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Grade: CGandhi, My Father (2007)

Director: Feroz Abbas Khan

Stars: Akshaye Khanna, Darshan Jariwala, Shefali Shetty, Bhoomika Chawla

Release Company: Lionsgate Films

MPAA Rating: NR

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Feroz Abbas Khan: Gandhi My Father

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Mahatma Gandhi Indian Nationalist and Spiritual Leader Sailing from Boulogne to Folkestone
Mahatma Gandhi Indian Nationalist and Spiritual Leader Sailing from Boulogne to Folkestone Photographic Print
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With disciplined editing Gandhi, My Father could have been a much stronger film, but director Feroze Khan strays from his focus during the final third of the film to mirror Richard Attenborough's less watchable and doting Gandhi. Based on Chandulal Dalal's book, Khan's biopic originally sketches how Mahatma Gandhi's oldest son Harilal (Akshaye Khanna) grows increasingly resentful of his father's willful neglect but deteriorates into homage. Perhaps Bollywood couldn't tolerate such a pointed portrait of Gandhi (Darshan Jariwala) as parental failure, but suddenly Gandhi's screen time increases and the tone radically changes from painting Gandhi as asshole to saint in the final thirty minutes. It's like taking a machete to the film's structure and beating it into mush.

The brief flash-forward blips can be disconcerting as well. After beginning the film with an extended sequence of middle-aged homeless Harilal being hauled into a hospital to soon die (just five months after Mahatma Gandhi), Khan flips back to his hospital bed numerous times for a few seconds—unnecessary reminders that the narrative is formed from the eldest son's recollections of his famous father.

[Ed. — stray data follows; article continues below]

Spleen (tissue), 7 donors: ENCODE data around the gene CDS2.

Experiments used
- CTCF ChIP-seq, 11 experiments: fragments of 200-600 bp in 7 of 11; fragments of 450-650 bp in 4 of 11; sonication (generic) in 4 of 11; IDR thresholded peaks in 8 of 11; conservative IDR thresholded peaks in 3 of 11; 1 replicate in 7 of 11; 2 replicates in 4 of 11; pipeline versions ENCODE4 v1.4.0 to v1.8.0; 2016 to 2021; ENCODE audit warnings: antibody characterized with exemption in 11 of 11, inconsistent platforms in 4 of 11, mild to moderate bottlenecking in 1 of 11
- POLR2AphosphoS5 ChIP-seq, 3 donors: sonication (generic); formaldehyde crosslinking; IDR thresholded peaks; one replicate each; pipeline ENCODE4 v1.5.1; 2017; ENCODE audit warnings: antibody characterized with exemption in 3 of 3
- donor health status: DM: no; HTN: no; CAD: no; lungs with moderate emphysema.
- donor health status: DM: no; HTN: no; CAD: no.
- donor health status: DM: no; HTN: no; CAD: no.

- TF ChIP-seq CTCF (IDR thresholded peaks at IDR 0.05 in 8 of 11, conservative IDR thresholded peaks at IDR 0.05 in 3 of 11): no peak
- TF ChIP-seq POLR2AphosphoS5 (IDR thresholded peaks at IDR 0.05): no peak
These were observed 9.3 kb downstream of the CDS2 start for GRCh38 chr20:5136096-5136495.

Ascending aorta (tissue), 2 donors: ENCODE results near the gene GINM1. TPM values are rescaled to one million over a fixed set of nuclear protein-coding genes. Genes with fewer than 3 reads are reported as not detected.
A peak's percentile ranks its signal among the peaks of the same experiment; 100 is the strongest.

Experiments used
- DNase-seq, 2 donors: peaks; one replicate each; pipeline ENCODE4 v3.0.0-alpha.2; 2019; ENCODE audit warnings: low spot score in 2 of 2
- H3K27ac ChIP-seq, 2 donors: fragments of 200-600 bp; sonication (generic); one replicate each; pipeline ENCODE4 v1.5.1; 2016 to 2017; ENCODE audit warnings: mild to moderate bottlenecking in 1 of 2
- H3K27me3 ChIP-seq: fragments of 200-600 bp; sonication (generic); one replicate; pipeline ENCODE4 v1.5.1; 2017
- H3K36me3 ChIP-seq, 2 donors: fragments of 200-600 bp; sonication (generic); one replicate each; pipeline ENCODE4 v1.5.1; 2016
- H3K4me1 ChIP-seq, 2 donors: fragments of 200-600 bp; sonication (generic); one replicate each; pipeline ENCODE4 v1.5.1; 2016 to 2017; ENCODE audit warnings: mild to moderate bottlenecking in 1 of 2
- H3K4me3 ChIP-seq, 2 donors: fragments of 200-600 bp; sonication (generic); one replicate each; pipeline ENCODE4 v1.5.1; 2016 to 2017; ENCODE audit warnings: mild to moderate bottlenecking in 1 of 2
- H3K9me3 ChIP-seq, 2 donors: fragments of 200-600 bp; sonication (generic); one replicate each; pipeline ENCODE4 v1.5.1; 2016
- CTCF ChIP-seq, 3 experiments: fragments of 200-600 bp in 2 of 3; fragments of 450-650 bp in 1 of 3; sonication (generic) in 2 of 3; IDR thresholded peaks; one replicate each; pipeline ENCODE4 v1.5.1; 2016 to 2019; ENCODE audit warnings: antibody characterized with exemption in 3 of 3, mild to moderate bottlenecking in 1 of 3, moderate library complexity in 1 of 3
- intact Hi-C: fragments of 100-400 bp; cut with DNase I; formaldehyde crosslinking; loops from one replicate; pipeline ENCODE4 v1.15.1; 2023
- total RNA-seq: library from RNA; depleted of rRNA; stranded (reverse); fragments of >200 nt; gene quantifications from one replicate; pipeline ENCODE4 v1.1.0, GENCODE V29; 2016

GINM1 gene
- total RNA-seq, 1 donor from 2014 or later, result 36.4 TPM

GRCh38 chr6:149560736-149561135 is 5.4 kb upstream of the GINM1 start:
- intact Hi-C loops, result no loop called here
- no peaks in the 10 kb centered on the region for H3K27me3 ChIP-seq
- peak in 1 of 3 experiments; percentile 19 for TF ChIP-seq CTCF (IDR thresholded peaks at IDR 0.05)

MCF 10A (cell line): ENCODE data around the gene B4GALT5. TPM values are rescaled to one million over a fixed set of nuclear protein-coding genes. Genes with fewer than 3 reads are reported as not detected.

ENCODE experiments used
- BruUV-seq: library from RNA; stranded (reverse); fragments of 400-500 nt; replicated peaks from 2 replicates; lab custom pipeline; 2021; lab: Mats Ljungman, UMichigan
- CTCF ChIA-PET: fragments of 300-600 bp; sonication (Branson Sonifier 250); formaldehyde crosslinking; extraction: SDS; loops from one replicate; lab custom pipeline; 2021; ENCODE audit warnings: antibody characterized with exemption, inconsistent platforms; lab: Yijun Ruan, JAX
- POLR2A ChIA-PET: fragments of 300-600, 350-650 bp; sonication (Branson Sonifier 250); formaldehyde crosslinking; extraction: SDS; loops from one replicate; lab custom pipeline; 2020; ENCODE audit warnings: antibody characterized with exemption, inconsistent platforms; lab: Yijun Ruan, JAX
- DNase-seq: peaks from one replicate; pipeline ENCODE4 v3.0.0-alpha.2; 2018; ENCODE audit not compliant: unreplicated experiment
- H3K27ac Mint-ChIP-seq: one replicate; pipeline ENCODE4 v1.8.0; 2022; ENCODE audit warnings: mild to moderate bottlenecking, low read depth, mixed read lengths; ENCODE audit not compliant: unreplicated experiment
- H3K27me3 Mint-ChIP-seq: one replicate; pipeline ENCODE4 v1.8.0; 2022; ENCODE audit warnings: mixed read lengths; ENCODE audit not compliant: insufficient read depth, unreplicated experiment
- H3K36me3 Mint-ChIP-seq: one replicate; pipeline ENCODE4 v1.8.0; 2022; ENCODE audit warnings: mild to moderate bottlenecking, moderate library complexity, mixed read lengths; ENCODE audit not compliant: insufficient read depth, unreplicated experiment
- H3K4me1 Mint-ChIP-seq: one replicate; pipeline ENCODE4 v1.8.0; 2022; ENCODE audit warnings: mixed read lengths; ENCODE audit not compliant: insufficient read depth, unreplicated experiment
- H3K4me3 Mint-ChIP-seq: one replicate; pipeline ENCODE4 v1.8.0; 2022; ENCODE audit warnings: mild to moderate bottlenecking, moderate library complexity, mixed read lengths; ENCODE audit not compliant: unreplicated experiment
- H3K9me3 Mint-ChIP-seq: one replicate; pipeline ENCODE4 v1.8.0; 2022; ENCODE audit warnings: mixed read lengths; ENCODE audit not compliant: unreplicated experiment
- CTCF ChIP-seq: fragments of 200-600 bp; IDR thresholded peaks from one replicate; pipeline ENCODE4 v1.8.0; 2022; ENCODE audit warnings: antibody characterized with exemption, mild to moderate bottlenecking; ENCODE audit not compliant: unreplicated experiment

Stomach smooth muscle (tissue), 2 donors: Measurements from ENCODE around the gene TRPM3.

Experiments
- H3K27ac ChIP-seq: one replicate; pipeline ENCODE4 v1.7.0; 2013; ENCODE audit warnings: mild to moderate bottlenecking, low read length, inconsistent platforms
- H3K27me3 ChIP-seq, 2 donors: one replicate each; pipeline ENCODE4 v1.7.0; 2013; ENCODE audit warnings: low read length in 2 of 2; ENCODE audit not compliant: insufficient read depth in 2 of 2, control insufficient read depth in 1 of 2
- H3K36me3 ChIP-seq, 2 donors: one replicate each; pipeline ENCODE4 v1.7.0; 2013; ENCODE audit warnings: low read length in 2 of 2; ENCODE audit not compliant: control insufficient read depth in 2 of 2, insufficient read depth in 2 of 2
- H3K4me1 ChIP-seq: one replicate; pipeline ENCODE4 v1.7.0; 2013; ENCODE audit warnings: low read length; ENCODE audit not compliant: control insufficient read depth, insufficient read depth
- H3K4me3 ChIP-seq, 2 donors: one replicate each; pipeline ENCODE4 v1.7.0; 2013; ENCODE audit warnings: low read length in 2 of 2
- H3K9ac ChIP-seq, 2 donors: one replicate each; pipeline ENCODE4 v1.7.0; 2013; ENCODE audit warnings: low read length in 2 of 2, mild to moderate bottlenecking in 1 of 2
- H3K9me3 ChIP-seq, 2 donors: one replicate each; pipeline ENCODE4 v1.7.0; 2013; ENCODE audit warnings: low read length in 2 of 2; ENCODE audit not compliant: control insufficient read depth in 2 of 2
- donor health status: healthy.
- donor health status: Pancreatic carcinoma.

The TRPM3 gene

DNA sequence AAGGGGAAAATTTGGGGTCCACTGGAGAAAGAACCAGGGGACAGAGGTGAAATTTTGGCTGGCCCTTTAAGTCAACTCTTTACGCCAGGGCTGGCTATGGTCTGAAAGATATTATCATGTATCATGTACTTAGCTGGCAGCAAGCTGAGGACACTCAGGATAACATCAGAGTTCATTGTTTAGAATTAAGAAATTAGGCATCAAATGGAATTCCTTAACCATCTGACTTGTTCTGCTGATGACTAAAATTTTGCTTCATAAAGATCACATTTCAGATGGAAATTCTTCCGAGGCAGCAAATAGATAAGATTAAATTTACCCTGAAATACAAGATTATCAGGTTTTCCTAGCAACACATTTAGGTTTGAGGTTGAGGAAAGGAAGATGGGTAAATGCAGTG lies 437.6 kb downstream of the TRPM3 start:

Thanks to Attenborough, newsreels, and numerous historical accounts, we're already familiar with India's iconic freedom fighter—how his high minded ideals of non-violent passive resistance won out in the end over Britain. What is most promising in this rendition is the unique perspective of the film's premise, a far less well known aspect of the Father of India—Harilal's strained relationship with his father and eventual alienation. Life can be difficult for the son of a "saint."

The patient pacifist is portrayed as tyrannical when it comes to his family, as Gandhi thwarts Harilal's dreams persistently. The patriarch threatens to disown his son when he decided to marry against his wishes, and then forces Harilal to abandon his new wife (Bhoomika Chawla) and family to join him in South Africa to fight for civil rights and freedoms. Although extremely proud that his son becomes the first passive resistor to be arrested, Gandhi continuously blocks him from pursuing his lifelong goal of studying law in England. The patriarch doesn't think his son is suited for academics and can contribute to Mother India in other altruistic ways. Twice the elder Gandhi denies his son a scholarship to England.

Gandhi's single-minded ideals of sacrifice don't sit well with Harilal, and he eventually becomes estranged from his famous father—using Gandhi's name to swindle the gullible, turning to alcohol, and even converting to Islam. While Harilal remains close with his mother (Shefali Shetty) and re-converts to Hinduism, alcohol leads to deterioration and ruin. Had Khan stayed with the protagonist, greater insight into his mental state would have been possible.

Instead the director takes the easy route, primarily switching to a routine biopic to illustrate the elder Gandhi's landmark efforts to gain India's independence, even inserting black and white newsreel footage occasionally. Acknowledging his poor parenting, Khan gives Gandhi a chance for redemption when he admits that raising his oldest son properly was one of his two greatest failures.

Thus, he transforms an intriguing and original premise into mundane, safe terrain that may placate the masses who revere Gandhi but will little more than bring yawns to arthouse devotees. Add to that the routine acting performances that never connect emotionally because the actors seem much more concerned with hitting their marks and doing their best Ben Kingsley/Gandhi impressions than digging deeper within themselves. A promising concept ends up devolving into the ordinary, very much like most Jesus flicks. To make a gripping film about a "saint" requires creativity and guts; unfortunately Gandhi, My Father fades into forgettable territory when it reaches the third act. (The first hour remains more interesting that Attenborough's epic biopic, however)

 


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